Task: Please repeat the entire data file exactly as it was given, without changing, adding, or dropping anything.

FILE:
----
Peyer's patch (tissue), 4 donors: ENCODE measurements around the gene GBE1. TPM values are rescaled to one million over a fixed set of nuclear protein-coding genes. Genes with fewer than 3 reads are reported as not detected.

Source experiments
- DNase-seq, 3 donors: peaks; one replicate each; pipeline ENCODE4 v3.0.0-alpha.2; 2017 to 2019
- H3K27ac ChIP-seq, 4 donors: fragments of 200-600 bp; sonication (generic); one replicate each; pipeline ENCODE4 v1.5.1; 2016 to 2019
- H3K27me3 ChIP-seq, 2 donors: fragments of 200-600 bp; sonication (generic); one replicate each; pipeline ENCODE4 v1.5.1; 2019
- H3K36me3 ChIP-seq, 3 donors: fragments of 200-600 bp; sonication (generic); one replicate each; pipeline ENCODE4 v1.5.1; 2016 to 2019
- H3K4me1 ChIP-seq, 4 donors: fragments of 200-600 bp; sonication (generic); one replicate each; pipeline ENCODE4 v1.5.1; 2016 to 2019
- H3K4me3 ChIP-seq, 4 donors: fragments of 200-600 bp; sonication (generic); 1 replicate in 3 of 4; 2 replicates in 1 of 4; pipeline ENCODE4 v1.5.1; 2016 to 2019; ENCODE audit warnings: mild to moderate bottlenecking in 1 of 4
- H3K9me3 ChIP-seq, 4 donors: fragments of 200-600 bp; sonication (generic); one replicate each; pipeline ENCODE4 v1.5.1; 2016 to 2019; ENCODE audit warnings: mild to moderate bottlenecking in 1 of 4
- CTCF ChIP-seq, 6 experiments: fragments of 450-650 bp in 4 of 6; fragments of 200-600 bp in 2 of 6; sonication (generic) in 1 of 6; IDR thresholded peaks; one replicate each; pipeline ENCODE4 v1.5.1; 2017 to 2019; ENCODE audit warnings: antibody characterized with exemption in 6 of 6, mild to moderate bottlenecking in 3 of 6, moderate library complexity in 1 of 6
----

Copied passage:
Peyer's patch (tissue), 4 donors: ENCODE measurements around the gene GBE1. TPM values are rescaled to one million over a fixed set of nuclear protein-coding genes. Genes with fewer than 3 reads are reported as not detected.

Source experiments
- DNase-seq, 3 donors: peaks; one replicate each; pipeline ENCODE4 v3.0.0-alpha.2; 2017 to 2019
- H3K27ac ChIP-seq, 4 donors: fragments of 200-600 bp; sonication (generic); one replicate each; pipeline ENCODE4 v1.5.1; 2016 to 2019
- H3K27me3 ChIP-seq, 2 donors: fragments of 200-600 bp; sonication (generic); one replicate each; pipeline ENCODE4 v1.5.1; 2019
- H3K36me3 ChIP-seq, 3 donors: fragments of 200-600 bp; sonication (generic); one replicate each; pipeline ENCODE4 v1.5.1; 2016 to 2019
- H3K4me1 ChIP-seq, 4 donors: fragments of 200-600 bp; sonication (generic); one replicate each; pipeline ENCODE4 v1.5.1; 2016 to 2019
- H3K4me3 ChIP-seq, 4 donors: fragments of 200-600 bp; sonication (generic); 1 replicate in 3 of 4; 2 replicates in 1 of 4; pipeline ENCODE4 v1.5.1; 2016 to 2019; ENCODE audit warnings: mild to moderate bottlenecking in 1 of 4
- H3K9me3 ChIP-seq, 4 donors: fragments of 200-600 bp; sonication (generic); one replicate each; pipeline ENCODE4 v1.5.1; 2016 to 2019; ENCODE audit warnings: mild to moderate bottlenecking in 1 of 4
- CTCF ChIP-seq, 6 experiments: fragments of 450-650 bp in 4 of 6; fragments of 200-600 bp in 2 of 6; sonication (generic) in 1 of 6; IDR thresholded peaks; one replicate each; pipeline ENCODE4 v1.5.1; 2017 to 2019; ENCODE audit warnings: antibody characterized with exemption in 6 of 6, mild to moderate bottlenecking in 3 of 6, moderate library complexity in 1 of 6